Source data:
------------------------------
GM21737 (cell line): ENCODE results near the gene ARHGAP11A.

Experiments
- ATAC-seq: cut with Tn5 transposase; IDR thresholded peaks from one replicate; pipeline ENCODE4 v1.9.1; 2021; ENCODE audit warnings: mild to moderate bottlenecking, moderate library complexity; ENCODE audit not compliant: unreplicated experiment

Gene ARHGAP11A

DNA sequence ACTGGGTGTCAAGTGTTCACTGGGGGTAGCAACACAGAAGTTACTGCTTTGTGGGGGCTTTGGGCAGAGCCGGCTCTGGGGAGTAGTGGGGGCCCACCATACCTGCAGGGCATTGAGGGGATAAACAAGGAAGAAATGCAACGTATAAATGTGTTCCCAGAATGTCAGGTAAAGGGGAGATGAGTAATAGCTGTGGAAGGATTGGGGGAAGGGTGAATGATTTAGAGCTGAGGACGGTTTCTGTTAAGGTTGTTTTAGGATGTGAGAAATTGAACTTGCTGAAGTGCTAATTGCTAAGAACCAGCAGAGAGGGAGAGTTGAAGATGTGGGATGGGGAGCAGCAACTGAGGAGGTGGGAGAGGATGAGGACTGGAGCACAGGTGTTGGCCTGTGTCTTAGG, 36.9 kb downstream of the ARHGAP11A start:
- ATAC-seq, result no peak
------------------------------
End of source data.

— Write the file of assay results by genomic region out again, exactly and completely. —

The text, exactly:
GM21737 (cell line): ENCODE results near the gene ARHGAP11A.

Experiments
- ATAC-seq: cut with Tn5 transposase; IDR thresholded peaks from one replicate; pipeline ENCODE4 v1.9.1; 2021; ENCODE audit warnings: mild to moderate bottlenecking, moderate library complexity; ENCODE audit not compliant: unreplicated experiment

Gene ARHGAP11A

DNA sequence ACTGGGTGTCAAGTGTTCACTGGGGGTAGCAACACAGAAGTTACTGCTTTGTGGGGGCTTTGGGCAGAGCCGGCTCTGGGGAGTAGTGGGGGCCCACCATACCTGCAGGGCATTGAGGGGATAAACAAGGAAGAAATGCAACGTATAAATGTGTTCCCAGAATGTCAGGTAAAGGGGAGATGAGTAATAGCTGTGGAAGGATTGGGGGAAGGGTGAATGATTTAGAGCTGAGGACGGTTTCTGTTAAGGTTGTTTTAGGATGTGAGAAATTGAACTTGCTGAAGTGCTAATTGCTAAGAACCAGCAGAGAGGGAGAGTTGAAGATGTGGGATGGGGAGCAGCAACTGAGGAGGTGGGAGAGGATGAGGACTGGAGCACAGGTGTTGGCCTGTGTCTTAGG, 36.9 kb downstream of the ARHGAP11A start:
- ATAC-seq, result no peak